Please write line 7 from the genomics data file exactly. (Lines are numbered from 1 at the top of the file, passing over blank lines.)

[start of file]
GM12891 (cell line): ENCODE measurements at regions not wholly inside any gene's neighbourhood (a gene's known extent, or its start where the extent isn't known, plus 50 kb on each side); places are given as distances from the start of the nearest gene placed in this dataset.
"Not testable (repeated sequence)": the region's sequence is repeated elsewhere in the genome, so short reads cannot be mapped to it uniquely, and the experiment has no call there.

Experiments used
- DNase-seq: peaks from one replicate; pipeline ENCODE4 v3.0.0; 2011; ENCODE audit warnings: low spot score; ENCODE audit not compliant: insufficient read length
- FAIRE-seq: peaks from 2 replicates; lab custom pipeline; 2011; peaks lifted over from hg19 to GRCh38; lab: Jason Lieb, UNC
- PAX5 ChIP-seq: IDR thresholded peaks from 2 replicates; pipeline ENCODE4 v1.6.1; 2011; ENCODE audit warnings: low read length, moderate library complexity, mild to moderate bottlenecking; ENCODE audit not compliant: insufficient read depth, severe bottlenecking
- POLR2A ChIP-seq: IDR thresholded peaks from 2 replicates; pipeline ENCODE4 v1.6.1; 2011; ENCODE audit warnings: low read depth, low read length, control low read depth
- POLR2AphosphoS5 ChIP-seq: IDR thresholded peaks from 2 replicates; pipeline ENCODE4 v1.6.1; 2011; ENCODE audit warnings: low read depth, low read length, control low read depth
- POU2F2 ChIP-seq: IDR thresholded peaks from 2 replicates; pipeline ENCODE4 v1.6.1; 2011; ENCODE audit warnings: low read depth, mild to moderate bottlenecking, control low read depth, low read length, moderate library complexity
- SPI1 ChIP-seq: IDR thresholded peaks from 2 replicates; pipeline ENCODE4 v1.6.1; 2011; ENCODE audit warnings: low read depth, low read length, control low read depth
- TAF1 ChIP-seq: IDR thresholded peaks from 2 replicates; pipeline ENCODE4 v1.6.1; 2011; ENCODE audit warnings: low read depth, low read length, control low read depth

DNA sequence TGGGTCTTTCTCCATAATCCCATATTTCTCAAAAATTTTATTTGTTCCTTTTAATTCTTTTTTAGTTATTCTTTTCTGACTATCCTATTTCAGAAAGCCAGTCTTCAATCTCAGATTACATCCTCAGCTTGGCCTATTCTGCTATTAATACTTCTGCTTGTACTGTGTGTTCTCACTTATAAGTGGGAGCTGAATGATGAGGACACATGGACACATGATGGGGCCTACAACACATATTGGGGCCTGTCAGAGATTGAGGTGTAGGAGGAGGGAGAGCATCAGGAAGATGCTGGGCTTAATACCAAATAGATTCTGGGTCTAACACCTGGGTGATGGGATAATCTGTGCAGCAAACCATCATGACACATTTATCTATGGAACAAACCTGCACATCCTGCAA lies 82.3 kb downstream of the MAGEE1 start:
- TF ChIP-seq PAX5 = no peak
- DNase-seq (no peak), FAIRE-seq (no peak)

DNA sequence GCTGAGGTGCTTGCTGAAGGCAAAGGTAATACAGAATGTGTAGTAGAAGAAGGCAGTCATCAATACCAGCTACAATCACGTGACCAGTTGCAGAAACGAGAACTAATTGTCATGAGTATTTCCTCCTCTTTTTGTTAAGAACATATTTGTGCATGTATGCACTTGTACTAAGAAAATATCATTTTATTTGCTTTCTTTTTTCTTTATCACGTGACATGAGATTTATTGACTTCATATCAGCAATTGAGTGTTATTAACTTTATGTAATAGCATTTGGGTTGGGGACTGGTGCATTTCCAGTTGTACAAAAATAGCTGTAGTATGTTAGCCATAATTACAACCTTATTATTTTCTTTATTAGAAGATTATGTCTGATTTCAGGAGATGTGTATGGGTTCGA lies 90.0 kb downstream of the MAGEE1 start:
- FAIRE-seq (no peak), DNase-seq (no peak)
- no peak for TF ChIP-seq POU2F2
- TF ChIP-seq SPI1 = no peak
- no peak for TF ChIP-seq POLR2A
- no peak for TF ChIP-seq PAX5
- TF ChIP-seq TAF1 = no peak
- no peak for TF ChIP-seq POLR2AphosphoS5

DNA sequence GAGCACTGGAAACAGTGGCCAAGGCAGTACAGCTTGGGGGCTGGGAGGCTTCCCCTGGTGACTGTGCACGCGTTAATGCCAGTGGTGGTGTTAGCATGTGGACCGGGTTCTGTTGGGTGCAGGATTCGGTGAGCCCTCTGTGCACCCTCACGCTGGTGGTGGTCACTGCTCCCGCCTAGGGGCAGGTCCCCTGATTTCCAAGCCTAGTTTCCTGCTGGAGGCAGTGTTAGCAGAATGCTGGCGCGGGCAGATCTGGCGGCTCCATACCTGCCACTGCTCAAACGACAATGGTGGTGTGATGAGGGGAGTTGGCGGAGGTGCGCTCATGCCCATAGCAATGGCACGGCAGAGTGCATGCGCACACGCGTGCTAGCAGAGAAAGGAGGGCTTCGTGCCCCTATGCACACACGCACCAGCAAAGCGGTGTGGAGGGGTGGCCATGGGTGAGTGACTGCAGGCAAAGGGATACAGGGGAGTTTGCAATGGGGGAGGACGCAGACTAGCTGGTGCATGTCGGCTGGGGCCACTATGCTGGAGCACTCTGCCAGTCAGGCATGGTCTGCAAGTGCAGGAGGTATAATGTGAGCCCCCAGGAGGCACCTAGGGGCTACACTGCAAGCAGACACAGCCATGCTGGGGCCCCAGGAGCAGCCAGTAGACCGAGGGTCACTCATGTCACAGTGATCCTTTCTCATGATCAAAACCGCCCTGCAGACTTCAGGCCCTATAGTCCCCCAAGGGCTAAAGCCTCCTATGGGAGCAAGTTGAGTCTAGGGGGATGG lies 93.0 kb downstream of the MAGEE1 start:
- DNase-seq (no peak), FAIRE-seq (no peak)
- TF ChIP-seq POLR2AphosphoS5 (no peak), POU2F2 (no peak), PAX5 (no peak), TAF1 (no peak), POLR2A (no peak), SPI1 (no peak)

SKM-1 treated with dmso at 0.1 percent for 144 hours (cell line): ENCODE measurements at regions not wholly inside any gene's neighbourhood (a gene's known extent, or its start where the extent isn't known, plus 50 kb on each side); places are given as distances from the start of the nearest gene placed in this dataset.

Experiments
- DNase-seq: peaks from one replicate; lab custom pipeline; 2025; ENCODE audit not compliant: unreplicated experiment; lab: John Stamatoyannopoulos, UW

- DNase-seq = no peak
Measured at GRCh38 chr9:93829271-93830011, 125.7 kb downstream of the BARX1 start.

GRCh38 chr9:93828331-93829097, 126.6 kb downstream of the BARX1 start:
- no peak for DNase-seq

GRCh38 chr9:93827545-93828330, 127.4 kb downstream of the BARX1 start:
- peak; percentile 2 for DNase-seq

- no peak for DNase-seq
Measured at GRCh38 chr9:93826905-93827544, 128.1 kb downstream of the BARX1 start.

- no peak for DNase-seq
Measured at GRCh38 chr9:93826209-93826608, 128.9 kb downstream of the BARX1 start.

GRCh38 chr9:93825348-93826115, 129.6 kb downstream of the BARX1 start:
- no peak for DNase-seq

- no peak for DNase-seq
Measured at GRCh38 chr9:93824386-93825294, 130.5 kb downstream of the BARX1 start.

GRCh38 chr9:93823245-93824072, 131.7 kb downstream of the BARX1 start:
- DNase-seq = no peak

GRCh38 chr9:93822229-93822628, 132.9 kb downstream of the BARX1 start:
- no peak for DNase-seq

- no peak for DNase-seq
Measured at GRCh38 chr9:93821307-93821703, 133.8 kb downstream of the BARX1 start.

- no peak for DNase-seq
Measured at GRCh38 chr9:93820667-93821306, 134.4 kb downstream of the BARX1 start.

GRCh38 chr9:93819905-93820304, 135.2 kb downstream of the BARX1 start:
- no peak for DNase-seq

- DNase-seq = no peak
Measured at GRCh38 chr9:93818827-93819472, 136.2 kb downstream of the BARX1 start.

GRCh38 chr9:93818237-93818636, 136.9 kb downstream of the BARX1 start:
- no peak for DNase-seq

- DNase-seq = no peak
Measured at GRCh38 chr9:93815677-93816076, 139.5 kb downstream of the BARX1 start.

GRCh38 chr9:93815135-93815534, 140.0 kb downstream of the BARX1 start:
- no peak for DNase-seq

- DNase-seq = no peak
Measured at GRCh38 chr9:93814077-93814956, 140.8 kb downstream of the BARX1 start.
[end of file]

- POLR2A ChIP-seq: IDR thresholded peaks from 2 replicates; pipeline ENCODE4 v1.6.1; 2011; ENCODE audit warnings: low read depth, low read length, control low read depth